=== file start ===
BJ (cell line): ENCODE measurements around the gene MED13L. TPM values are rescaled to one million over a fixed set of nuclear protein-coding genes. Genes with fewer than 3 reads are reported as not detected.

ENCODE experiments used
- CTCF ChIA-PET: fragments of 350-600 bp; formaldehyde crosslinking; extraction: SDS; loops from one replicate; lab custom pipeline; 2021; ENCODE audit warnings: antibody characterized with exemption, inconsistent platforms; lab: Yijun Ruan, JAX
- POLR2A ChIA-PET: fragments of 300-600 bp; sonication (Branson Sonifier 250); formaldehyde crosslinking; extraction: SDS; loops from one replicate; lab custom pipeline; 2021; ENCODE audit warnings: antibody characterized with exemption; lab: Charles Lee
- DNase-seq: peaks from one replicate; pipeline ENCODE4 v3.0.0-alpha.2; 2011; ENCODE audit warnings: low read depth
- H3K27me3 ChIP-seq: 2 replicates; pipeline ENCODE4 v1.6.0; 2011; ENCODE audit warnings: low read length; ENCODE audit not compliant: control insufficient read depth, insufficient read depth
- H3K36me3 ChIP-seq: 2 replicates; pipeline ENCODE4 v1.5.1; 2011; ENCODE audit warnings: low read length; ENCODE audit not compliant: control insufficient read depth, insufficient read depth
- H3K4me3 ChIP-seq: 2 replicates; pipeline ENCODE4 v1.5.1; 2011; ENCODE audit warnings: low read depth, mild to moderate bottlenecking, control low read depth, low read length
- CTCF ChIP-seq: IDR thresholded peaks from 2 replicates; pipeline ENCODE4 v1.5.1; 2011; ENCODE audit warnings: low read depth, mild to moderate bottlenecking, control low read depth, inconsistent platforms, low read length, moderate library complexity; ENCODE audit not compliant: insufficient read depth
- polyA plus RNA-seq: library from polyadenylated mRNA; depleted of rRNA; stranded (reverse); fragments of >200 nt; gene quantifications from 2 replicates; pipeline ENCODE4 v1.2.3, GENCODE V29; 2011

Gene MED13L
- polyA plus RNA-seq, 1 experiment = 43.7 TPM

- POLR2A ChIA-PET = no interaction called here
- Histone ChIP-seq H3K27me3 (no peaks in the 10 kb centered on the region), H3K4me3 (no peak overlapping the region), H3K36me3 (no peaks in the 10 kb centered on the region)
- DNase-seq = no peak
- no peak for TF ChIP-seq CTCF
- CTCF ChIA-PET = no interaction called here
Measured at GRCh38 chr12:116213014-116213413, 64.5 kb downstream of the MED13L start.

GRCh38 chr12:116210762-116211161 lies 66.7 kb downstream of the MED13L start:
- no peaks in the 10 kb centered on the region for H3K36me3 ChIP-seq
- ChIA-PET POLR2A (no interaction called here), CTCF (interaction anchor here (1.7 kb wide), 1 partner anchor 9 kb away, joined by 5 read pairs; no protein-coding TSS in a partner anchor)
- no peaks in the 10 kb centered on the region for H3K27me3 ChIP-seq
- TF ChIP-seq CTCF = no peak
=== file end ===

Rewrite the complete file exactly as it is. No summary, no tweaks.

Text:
BJ (cell line): ENCODE measurements around the gene MED13L. TPM values are rescaled to one million over a fixed set of nuclear protein-coding genes. Genes with fewer than 3 reads are reported as not detected.

ENCODE experiments used
- CTCF ChIA-PET: fragments of 350-600 bp; formaldehyde crosslinking; extraction: SDS; loops from one replicate; lab custom pipeline; 2021; ENCODE audit warnings: antibody characterized with exemption, inconsistent platforms; lab: Yijun Ruan, JAX
- POLR2A ChIA-PET: fragments of 300-600 bp; sonication (Branson Sonifier 250); formaldehyde crosslinking; extraction: SDS; loops from one replicate; lab custom pipeline; 2021; ENCODE audit warnings: antibody characterized with exemption; lab: Charles Lee
- DNase-seq: peaks from one replicate; pipeline ENCODE4 v3.0.0-alpha.2; 2011; ENCODE audit warnings: low read depth
- H3K27me3 ChIP-seq: 2 replicates; pipeline ENCODE4 v1.6.0; 2011; ENCODE audit warnings: low read length; ENCODE audit not compliant: control insufficient read depth, insufficient read depth
- H3K36me3 ChIP-seq: 2 replicates; pipeline ENCODE4 v1.5.1; 2011; ENCODE audit warnings: low read length; ENCODE audit not compliant: control insufficient read depth, insufficient read depth
- H3K4me3 ChIP-seq: 2 replicates; pipeline ENCODE4 v1.5.1; 2011; ENCODE audit warnings: low read depth, mild to moderate bottlenecking, control low read depth, low read length
- CTCF ChIP-seq: IDR thresholded peaks from 2 replicates; pipeline ENCODE4 v1.5.1; 2011; ENCODE audit warnings: low read depth, mild to moderate bottlenecking, control low read depth, inconsistent platforms, low read length, moderate library complexity; ENCODE audit not compliant: insufficient read depth
- polyA plus RNA-seq: library from polyadenylated mRNA; depleted of rRNA; stranded (reverse); fragments of >200 nt; gene quantifications from 2 replicates; pipeline ENCODE4 v1.2.3, GENCODE V29; 2011

Gene MED13L
- polyA plus RNA-seq, 1 experiment = 43.7 TPM

- POLR2A ChIA-PET = no interaction called here
- Histone ChIP-seq H3K27me3 (no peaks in the 10 kb centered on the region), H3K4me3 (no peak overlapping the region), H3K36me3 (no peaks in the 10 kb centered on the region)
- DNase-seq = no peak
- no peak for TF ChIP-seq CTCF
- CTCF ChIA-PET = no interaction called here
Measured at GRCh38 chr12:116213014-116213413, 64.5 kb downstream of the MED13L start.

GRCh38 chr12:116210762-116211161 lies 66.7 kb downstream of the MED13L start:
- no peaks in the 10 kb centered on the region for H3K36me3 ChIP-seq
- ChIA-PET POLR2A (no interaction called here), CTCF (interaction anchor here (1.7 kb wide), 1 partner anchor 9 kb away, joined by 5 read pairs; no protein-coding TSS in a partner anchor)
- no peaks in the 10 kb centered on the region for H3K27me3 ChIP-seq
- TF ChIP-seq CTCF = no peak